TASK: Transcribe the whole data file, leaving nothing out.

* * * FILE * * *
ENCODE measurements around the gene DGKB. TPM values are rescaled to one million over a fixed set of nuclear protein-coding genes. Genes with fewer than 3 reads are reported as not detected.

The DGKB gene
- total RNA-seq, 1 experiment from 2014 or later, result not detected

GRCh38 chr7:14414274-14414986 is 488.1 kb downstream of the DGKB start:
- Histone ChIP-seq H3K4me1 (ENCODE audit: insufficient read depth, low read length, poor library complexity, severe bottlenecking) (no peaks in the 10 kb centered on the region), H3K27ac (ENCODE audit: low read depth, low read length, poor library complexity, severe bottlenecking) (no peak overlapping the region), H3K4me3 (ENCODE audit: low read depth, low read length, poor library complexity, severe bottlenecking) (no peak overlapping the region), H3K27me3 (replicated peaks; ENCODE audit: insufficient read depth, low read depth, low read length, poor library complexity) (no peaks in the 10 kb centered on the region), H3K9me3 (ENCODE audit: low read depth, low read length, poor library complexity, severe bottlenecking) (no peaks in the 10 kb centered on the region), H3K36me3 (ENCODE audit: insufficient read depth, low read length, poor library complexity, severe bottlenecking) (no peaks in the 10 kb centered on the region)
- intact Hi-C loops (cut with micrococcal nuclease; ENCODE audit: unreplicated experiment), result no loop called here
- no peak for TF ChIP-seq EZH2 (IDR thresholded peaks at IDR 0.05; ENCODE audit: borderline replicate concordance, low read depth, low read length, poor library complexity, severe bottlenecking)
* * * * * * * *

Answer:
ENCODE measurements around the gene DGKB. TPM values are rescaled to one million over a fixed set of nuclear protein-coding genes. Genes with fewer than 3 reads are reported as not detected.

The DGKB gene
- total RNA-seq, 1 experiment from 2014 or later, result not detected

GRCh38 chr7:14414274-14414986 is 488.1 kb downstream of the DGKB start:
- Histone ChIP-seq H3K4me1 (ENCODE audit: insufficient read depth, low read length, poor library complexity, severe bottlenecking) (no peaks in the 10 kb centered on the region), H3K27ac (ENCODE audit: low read depth, low read length, poor library complexity, severe bottlenecking) (no peak overlapping the region), H3K4me3 (ENCODE audit: low read depth, low read length, poor library complexity, severe bottlenecking) (no peak overlapping the region), H3K27me3 (replicated peaks; ENCODE audit: insufficient read depth, low read depth, low read length, poor library complexity) (no peaks in the 10 kb centered on the region), H3K9me3 (ENCODE audit: low read depth, low read length, poor library complexity, severe bottlenecking) (no peaks in the 10 kb centered on the region), H3K36me3 (ENCODE audit: insufficient read depth, low read length, poor library complexity, severe bottlenecking) (no peaks in the 10 kb centered on the region)
- intact Hi-C loops (cut with micrococcal nuclease; ENCODE audit: unreplicated experiment), result no loop called here
- no peak for TF ChIP-seq EZH2 (IDR thresholded peaks at IDR 0.05; ENCODE audit: borderline replicate concordance, low read depth, low read length, poor library complexity, severe bottlenecking)